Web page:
I’ve worked outdoors in a few different climates most of my adult life. In each of those environments, I’ve always had a love-hate relationship with the wind. In the hot Iraqi desert, the wind was a wonderful ally—until it got so strong that it blew sand into my eyes. Near the beaches of Dover, Delaware, on a flat and sparse Air Force base, I figured out that layered clothing cannot combat a strong nor’ easter. Most homeowners come to loathe the effects of the wind’s power: roof damage, cold air forcing its way into builder-grade windows, and leaves everywhere—all over vehicles, walkways, grass, gutters, and pools. This fall, many of our Dallas-area neighbors have also experienced the most brutal of all wind-related weather events—a tornado that cut a path of destruction through many neighborhoods.
While I am pro-wind (definitely during summer months, while kite flying and whenever I need a little wind in my sails?), I have to admit I often curse it during fall and winter months. Wind causes debris to clog poolside skimmer baskets, slows the rate of temperature rise for heating bodies of water, and redirects water feature flows. Let’s see what, if anything, can be done about the wind (spoiler alert: nothing can be done, but we can do things more wisely).
As waterfalls descend into the pools from which they were drawn, water is directed by spouts or dams or even by carved grout joints. Once the water is falling through the air, it is vulnerable to crosswinds or headwinds. Even the slightest bit of air movement can cause splash out to occur, sending water outside its intended destination. This can lead to water loss and unsightly puddles of water on deck surfaces. It can also increase calcium deposits formation on water feature walls or other nearby surfaces.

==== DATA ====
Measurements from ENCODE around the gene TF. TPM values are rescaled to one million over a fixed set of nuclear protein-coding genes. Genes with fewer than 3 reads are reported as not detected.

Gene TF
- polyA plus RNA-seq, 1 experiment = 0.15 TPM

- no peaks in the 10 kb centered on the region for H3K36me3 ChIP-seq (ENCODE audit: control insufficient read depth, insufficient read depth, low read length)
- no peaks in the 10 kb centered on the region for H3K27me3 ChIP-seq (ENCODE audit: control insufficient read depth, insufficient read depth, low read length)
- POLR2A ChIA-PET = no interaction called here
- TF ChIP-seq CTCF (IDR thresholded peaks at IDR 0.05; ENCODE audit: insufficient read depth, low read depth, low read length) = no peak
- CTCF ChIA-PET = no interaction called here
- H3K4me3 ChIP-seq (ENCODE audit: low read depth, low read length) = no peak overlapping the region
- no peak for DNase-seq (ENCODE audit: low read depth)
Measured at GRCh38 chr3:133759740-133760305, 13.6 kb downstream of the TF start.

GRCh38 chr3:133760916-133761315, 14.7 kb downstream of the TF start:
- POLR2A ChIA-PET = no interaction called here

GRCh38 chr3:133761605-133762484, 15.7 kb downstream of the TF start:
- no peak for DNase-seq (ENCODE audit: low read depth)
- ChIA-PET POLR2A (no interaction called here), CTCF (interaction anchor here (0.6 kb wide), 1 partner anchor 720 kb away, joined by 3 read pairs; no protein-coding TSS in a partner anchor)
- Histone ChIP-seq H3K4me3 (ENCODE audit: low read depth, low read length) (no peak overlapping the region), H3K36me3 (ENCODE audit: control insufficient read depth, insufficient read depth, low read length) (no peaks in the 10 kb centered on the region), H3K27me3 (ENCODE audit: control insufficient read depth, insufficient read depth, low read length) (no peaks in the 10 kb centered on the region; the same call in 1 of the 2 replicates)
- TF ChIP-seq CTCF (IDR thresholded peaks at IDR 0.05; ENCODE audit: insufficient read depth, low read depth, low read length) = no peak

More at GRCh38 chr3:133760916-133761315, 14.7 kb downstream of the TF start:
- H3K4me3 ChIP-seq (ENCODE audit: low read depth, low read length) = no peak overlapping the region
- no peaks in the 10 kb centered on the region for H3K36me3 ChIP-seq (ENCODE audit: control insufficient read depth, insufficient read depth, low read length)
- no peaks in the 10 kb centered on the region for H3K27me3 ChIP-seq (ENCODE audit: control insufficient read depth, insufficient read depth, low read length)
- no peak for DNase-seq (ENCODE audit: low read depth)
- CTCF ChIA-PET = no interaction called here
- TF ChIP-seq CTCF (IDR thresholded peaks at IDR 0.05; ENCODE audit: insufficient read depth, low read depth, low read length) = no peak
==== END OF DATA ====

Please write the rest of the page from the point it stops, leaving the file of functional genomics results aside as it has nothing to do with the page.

Regular Maintenance Protects a Heated Swimming Pool
For heated pools, aerated water accelerates evaporation. If you choose to heat your pool, run any water features you have only as long and as often as necessary to keep them from getting stagnant. The two factors that contribute to pool and spa heat loss are surface area and wind across that area. So, start heating your pool or spa earlier than you normally would if the forecast calls for blustery winds, especially if that pool or spa is unusually spacious. The wind will rob you blind when it comes to energy loss.
The image of wind literally stealing heat from a pool is goofy, yet we know that wind constantly relocates objects that are less dense and more prone to take flight. If leaves and acorns can settle onto the surface of a pool, and if seedlings and other tiny debris can still be seen, imagine what microscopic objects and organisms fall lightly onto and into your pool because of wind. We have to battle the wind with some weaponry. First, always clear out your skimmer baskets to keep the flow of water going into and through them. You should also be sure to net out leaves and other surface debris as often as practical. If you have a suction-type cleaner, I would recommend only valving the suction system for “cleaner mode” a couple of hours per day. At the very least, you should switch the valves to pull hard through the skimmers as often as it is valved for greater suction. The dirtiest part of pool water is the top couple of inches, and a suction cleaner diverts from skimmer action. This means the dirtiest water does not get drawn into the filter as readily as it should.
Finally, warn your landscaping workers that running leaf blowers around pools is a crime punishable by death.
Don’t Forget About Pool Debris Removal
Finally, when it comes to getting debris off the floor of a pool (ostensibly brought into the pool by the wicked wind), your best weapon is a boosted-pressure side cleaner. These usually have half-inch diameter hoses and require a booster pump. This pump provides added pressure needed for propulsion and for putting up debris into a mesh bag using Venturi action, where the effects of increased upward water flow through small orifices lifts debris into the bag. If you have any other type of in-pool cleaner, and if you have enough amperage and space for a small new pump, we can convert your system. This way, you can draw more water through skimmers and still clean the floor of your pool.
Yes, the wind is an extraordinary and necessary part of the earth’s atmosphere. Life flourishes because wind performs all sorts of tasks that would never get done without it. This is why we must learn to do a little dance with the wind—far more practical than trying to stop the wind from being windy. Select Pool Services has the experts who know how to convince wind, water, electricity, and fire to get along for the good of pools and pool owners alike.